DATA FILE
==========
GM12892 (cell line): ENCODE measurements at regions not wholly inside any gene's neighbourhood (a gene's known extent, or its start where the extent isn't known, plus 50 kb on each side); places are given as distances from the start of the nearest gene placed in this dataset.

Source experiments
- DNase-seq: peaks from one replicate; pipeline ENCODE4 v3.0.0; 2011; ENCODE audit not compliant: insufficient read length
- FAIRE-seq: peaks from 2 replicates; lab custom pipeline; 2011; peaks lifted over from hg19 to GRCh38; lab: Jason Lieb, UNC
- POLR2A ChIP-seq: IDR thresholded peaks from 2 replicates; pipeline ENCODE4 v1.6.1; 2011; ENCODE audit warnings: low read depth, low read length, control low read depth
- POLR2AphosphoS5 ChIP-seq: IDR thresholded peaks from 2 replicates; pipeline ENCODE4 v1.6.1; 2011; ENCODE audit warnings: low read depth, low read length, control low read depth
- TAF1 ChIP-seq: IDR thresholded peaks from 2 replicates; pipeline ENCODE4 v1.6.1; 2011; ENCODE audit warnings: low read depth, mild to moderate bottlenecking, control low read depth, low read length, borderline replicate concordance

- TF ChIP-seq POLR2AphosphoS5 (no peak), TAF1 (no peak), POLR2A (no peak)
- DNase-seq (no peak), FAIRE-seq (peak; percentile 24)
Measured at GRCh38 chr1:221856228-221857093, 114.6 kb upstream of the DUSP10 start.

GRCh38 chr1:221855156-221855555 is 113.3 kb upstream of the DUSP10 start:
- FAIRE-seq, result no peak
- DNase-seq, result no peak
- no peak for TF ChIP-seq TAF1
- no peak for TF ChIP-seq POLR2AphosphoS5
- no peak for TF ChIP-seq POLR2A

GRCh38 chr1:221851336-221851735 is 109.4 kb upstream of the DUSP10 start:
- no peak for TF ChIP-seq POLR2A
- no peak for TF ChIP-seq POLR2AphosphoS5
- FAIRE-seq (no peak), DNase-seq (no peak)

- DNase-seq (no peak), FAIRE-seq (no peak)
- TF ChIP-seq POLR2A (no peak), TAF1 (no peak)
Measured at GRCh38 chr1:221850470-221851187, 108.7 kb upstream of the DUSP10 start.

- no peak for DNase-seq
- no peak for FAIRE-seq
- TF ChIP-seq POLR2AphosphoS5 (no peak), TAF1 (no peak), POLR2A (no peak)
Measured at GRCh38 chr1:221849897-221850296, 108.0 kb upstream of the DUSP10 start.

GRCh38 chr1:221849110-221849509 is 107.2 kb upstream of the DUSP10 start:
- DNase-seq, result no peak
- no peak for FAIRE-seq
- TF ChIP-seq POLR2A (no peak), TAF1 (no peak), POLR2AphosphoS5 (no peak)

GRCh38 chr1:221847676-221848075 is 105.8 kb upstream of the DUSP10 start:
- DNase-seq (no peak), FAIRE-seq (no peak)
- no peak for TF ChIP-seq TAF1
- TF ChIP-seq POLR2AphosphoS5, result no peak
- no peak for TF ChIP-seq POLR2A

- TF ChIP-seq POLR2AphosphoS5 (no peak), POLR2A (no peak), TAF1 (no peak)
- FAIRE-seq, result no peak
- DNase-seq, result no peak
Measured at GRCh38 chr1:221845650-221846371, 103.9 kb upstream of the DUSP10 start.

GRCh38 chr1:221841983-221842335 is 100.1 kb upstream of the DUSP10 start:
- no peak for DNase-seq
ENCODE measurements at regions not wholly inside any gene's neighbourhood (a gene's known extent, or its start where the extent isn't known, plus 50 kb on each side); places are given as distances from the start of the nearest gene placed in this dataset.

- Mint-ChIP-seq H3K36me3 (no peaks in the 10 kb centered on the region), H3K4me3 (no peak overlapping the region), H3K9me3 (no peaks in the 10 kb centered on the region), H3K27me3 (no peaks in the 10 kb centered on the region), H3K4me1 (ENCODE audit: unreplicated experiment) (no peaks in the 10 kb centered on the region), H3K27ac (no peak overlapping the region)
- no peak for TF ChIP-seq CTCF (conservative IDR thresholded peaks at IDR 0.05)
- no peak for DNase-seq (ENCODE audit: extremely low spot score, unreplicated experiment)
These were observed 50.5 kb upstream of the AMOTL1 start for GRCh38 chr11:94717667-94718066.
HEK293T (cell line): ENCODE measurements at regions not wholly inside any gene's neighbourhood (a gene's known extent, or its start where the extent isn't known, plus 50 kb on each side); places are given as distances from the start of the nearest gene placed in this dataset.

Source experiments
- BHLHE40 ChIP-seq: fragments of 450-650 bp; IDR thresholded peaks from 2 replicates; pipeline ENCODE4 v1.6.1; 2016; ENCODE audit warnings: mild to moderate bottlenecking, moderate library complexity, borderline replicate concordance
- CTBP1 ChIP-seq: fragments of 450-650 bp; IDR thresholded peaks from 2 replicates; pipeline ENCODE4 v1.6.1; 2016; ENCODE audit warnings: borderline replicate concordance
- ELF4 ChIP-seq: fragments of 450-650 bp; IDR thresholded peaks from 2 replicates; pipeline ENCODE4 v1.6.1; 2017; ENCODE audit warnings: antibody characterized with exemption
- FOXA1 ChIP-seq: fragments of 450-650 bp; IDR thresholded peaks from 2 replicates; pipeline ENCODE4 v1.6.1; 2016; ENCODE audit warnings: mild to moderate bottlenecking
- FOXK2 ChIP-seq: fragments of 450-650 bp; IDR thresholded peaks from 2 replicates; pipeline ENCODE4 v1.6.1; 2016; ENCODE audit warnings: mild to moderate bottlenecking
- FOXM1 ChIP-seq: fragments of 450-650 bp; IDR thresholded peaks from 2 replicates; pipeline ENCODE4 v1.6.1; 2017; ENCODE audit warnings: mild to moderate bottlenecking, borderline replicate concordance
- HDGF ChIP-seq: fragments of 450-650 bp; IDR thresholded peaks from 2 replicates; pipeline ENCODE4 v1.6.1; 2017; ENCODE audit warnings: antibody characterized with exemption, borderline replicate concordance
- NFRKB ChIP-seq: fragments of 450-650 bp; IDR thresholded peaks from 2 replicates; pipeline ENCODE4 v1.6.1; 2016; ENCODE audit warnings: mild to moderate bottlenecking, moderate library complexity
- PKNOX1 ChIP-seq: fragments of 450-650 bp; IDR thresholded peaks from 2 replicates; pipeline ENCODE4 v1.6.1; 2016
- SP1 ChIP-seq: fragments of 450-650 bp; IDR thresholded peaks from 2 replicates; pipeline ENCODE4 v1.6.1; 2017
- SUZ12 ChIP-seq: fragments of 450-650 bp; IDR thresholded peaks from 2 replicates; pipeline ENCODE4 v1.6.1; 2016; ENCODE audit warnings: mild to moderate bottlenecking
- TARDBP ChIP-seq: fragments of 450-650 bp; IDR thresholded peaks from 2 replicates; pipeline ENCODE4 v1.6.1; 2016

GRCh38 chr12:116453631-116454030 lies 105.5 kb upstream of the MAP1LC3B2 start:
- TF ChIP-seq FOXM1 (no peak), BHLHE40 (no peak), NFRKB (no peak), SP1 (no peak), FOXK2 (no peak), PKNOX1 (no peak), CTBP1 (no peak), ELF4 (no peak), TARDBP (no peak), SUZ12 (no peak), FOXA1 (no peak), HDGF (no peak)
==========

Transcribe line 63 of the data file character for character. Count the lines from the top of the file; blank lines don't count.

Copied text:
- TF ChIP-seq FOXM1 (no peak), BHLHE40 (no peak), NFRKB (no peak), SP1 (no peak), FOXK2 (no peak), PKNOX1 (no peak), CTBP1 (no peak), ELF4 (no peak), TARDBP (no peak), SUZ12 (no peak), FOXA1 (no peak), HDGF (no peak)